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A few last tips from Carol Deppe

Sow bugThere's much more information in The Resilient Gardener than I touched on in this week's lunchtime series, and I especially recommend checking out her book if you want to read more about growing winter squash, dried beans, and corn as staple crops.  In the meantime, I'll end with a few fascinating tidbits that didn't fit into any other post.

Last spring, I had problems with some kind of tiny critters eating the tops off my seedlings, so I perked right up when Deppe mentioned her cure to this pesky problem.  When she pulls weeds, she leaves some of them lying along the edges of the beds in clumps to feed slugs and sowbugs, which she finds makes the critters leave her seedlings alone.  The trick is worth a try, even though weeds left in the garden often re-root in our wet weather.

Speaking of weather, Deppe recommends some good tricks for dealing with drought.  If you're unable to water, try removing every other plant in your vegetable rows so the ones left behind can spread their roots further in search of water.  And if you know a drought is coming and you won't be able to irrigate, don't fertilize beforehand since the plants' growth spurt will require more liquid to sustain itself.

The final tip has to do with long-term seed storage.  Deppe saves a lot of her own seeds, and stores some for long periods as a backup.  If you want to follow her lead and put away a stock of emergency seeds, she recommends drying the seeds at 95 degrees in a dehydrator until the seeds are dry enough to shatter when hit with a hammer (for corn and beans).  Then place the dried seeds in a jar in the freezer and they're likely to stay alive for many years.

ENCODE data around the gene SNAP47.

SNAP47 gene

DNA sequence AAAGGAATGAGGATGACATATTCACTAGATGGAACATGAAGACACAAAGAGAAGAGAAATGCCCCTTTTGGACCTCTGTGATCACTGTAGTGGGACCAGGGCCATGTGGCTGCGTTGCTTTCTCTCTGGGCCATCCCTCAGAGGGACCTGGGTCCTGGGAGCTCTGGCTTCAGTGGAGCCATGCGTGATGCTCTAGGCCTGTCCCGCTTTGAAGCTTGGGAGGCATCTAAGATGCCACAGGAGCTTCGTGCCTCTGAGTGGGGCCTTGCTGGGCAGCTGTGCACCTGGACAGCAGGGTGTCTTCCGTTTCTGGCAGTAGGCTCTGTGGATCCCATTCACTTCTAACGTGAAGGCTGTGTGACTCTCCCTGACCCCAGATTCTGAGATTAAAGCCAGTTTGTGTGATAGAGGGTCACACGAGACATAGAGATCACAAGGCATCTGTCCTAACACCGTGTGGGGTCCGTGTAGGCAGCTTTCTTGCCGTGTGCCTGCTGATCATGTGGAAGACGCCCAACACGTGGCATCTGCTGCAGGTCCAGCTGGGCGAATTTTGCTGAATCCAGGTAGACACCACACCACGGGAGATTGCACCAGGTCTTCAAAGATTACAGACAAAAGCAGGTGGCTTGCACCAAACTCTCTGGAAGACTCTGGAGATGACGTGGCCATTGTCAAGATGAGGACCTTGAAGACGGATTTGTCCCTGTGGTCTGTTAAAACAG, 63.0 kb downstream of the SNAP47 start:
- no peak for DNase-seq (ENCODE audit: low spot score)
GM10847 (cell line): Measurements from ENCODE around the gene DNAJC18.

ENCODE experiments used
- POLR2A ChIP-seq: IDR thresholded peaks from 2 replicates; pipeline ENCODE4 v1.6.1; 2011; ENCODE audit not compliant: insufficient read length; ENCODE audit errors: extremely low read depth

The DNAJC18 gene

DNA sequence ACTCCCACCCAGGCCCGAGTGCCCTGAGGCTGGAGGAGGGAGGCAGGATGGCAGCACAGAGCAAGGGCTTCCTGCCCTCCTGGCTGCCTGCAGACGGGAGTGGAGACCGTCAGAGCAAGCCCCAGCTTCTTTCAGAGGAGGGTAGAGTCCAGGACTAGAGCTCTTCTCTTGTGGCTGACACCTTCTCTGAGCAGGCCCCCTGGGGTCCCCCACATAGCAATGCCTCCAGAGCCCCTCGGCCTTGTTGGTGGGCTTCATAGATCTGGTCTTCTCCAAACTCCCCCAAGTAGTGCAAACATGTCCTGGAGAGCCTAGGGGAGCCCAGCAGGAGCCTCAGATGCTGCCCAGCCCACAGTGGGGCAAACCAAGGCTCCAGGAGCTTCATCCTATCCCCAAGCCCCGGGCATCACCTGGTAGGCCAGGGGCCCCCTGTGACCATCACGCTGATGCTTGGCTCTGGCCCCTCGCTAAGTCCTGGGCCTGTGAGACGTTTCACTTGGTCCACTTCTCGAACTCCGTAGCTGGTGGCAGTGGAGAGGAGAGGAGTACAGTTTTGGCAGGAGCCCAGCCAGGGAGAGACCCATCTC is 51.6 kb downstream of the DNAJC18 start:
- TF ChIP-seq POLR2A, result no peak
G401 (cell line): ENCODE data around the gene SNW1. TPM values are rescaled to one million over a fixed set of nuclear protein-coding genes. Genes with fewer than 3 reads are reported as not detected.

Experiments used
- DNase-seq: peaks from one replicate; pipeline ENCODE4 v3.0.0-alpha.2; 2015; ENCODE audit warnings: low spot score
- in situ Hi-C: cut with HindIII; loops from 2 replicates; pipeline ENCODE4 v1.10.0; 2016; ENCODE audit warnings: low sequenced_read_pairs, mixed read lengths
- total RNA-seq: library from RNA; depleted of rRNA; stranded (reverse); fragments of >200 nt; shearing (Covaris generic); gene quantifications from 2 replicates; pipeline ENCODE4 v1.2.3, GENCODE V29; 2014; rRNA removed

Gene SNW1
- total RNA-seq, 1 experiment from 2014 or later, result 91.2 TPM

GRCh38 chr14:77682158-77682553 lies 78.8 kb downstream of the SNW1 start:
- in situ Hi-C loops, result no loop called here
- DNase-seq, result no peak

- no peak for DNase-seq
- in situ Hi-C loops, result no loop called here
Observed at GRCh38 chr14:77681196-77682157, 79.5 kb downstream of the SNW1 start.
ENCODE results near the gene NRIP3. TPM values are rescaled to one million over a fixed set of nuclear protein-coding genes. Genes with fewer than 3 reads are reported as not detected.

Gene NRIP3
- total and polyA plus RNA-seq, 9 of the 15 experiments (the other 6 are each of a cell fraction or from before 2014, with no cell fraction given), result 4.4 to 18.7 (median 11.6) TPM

I hope that whetted your appetite enough to give Carol Deppe's book a try!  Even though Mark and I won't be replicating a lot of her methods on our homestead, the book is definitely one of my favorites for providing realistic advice that is tried and true on the author's homestead.  Every permaculture homesteader should give The Resilient Gardener a read.


This post is part of our The Resilient Gardener lunchtime series.  Read all of the entries:


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I really love Carol Deppe, and got a lot out of this book. Like you, I don't really share all of her nutrition ideas, but I really appreciated that she seemed to approach all of these things in a local/personal evidence-based way. So not saying - everyone should garden like this and eat like this, but more "Here is how I have come up with the systems that work for me, in my area". It was a new way to look at things, for me.
Comment by Cordy Fri Apr 25 19:39:27 2014
Hi Anna! I recently lost most of my belongings in a house fire and although my book shelf was cataloged by a clean up company I don't want to replace a lot of the homesteading type books that I owned because I found most weren't really that great. I'm wondering if you have a post on the books that you really enjoy or find particularly useful and constantly refer to. Thanks!
Comment by Melissa Sun Apr 27 21:59:03 2014
Melissa --- I'm so sorry to hear about your fire! My most complete favorite-homestead-books list is a free download when you go to www.wetknee.com and sign up for my email list using the form on the sidebar. I also have a post over here about the best homesteading books for beginners. I hope that helps!
Comment by anna Mon Apr 28 09:06:44 2014

One very unique homestead, $1,500 per acre, the opportunity of a lifetime